Is it better to stand firm in cases like these, or cut clients some slack and focus on helping them in other aspects of my job?
Arriving that early and expecting to be seen so far ahead of schedule is rude.
’ – and not only it became the most popular and most read post I’ve ever written – but it also gave me a new and very important insight: there are many people out there, not just in their early 20s, but also in their 30s and 40s – who’ve never ever been in a romantic relationship.
Now, I’m not talking about people who actually don’t desire to be in one.
Part of me feels like one of my duties is to demonstrate the importance of respecting another person’s schedule, and of maintaining a professional agreement (i.e., the meeting time).
So when I get an early arrival, I typically stay at my desk (which is out of sight of Reception) and come out only 5-10 minutes before the scheduled time.
This strategy, while doable, makes me feel like an entitled jerk for making clients wait so long, since I tend to have a lot of downtime and there’s usually no reason I can’t meet with a client the moment they decide to show up.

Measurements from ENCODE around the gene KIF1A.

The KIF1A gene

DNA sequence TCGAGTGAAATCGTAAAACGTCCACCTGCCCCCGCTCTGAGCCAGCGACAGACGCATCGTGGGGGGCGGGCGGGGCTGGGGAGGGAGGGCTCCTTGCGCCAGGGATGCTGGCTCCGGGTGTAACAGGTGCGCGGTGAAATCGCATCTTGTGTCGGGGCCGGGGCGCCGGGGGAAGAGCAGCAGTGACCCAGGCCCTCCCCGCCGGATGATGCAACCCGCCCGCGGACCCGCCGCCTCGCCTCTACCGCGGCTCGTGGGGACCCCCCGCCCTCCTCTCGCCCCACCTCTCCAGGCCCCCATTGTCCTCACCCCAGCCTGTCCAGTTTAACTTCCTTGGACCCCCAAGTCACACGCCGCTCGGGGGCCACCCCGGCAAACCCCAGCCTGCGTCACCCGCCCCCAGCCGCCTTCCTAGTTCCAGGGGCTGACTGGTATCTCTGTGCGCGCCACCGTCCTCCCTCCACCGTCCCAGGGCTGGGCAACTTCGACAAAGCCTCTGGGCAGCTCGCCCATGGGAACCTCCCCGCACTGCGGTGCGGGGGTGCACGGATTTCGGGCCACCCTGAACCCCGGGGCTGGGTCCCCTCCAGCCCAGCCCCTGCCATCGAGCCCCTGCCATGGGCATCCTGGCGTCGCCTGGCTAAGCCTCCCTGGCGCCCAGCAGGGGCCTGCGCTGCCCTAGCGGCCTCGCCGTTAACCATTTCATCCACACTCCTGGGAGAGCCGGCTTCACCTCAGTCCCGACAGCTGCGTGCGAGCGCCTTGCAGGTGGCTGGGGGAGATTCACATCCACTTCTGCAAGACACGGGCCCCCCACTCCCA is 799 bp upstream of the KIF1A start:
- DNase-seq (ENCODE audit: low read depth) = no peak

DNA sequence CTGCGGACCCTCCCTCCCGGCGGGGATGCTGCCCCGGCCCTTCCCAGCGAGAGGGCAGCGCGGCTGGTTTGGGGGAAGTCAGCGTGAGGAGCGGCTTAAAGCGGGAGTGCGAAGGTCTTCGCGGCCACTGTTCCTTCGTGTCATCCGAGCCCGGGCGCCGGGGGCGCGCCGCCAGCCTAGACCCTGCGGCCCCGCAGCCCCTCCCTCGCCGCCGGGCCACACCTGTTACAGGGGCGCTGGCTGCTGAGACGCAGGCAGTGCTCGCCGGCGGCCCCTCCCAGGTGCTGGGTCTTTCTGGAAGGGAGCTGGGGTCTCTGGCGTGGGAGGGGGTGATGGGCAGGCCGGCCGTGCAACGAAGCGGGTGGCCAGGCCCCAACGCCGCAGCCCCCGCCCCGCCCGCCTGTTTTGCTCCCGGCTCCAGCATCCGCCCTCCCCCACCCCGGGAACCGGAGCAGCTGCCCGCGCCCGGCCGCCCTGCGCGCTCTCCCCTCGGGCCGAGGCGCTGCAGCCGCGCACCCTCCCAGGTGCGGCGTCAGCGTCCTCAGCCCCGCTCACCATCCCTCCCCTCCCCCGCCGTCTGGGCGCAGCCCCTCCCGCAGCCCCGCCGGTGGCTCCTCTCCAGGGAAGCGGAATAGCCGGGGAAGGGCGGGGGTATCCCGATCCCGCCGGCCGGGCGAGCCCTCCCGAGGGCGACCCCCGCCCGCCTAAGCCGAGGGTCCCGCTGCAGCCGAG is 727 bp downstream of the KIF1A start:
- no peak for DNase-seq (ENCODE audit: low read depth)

But what if you feel you ARE ready, and you can’t help but expect it ALL the time? Even though odds might look like they’re stacked against you, even if you rarely get asked out and regularly get rejected when you ask someone, even though all your dates have ended in disaster – you are still the most important ingredient in the mix. You absolutely MUST acknowledge the fact you are in control, to be able to change what’s currently happening (or not happening) to you.
Then those phrases start sounding so empty, and not really consoling – more like irritating and in the end, they make you feel even worse. You have to admit it to yourself, you have to own it.